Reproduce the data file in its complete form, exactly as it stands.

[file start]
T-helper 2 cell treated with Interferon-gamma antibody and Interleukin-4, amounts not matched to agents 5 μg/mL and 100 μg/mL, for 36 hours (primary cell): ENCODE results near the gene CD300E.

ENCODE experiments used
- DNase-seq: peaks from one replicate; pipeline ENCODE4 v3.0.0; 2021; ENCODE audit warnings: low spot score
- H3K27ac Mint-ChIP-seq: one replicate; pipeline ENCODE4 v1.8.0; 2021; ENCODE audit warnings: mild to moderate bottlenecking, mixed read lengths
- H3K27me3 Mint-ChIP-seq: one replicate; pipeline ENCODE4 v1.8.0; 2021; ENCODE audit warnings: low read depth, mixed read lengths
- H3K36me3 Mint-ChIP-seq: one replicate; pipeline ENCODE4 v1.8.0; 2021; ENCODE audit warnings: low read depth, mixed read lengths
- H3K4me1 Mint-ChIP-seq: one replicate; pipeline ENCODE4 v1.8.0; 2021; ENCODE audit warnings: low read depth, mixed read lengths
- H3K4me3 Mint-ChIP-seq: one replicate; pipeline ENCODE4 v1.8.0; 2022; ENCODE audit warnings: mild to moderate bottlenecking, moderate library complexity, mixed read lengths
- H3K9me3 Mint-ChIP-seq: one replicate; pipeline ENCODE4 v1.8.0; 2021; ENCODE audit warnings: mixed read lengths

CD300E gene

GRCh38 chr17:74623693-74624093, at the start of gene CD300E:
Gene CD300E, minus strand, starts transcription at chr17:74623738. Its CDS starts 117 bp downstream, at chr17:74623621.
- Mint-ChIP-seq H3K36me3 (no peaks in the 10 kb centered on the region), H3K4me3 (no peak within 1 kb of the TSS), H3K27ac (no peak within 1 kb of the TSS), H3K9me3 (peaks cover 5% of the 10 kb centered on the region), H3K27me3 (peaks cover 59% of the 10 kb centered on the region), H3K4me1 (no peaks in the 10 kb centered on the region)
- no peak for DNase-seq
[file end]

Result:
T-helper 2 cell treated with Interferon-gamma antibody and Interleukin-4, amounts not matched to agents 5 μg/mL and 100 μg/mL, for 36 hours (primary cell): ENCODE results near the gene CD300E.

ENCODE experiments used
- DNase-seq: peaks from one replicate; pipeline ENCODE4 v3.0.0; 2021; ENCODE audit warnings: low spot score
- H3K27ac Mint-ChIP-seq: one replicate; pipeline ENCODE4 v1.8.0; 2021; ENCODE audit warnings: mild to moderate bottlenecking, mixed read lengths
- H3K27me3 Mint-ChIP-seq: one replicate; pipeline ENCODE4 v1.8.0; 2021; ENCODE audit warnings: low read depth, mixed read lengths
- H3K36me3 Mint-ChIP-seq: one replicate; pipeline ENCODE4 v1.8.0; 2021; ENCODE audit warnings: low read depth, mixed read lengths
- H3K4me1 Mint-ChIP-seq: one replicate; pipeline ENCODE4 v1.8.0; 2021; ENCODE audit warnings: low read depth, mixed read lengths
- H3K4me3 Mint-ChIP-seq: one replicate; pipeline ENCODE4 v1.8.0; 2022; ENCODE audit warnings: mild to moderate bottlenecking, moderate library complexity, mixed read lengths
- H3K9me3 Mint-ChIP-seq: one replicate; pipeline ENCODE4 v1.8.0; 2021; ENCODE audit warnings: mixed read lengths

CD300E gene

GRCh38 chr17:74623693-74624093, at the start of gene CD300E:
Gene CD300E, minus strand, starts transcription at chr17:74623738. Its CDS starts 117 bp downstream, at chr17:74623621.
- Mint-ChIP-seq H3K36me3 (no peaks in the 10 kb centered on the region), H3K4me3 (no peak within 1 kb of the TSS), H3K27ac (no peak within 1 kb of the TSS), H3K9me3 (peaks cover 5% of the 10 kb centered on the region), H3K27me3 (peaks cover 59% of the 10 kb centered on the region), H3K4me1 (no peaks in the 10 kb centered on the region)
- no peak for DNase-seq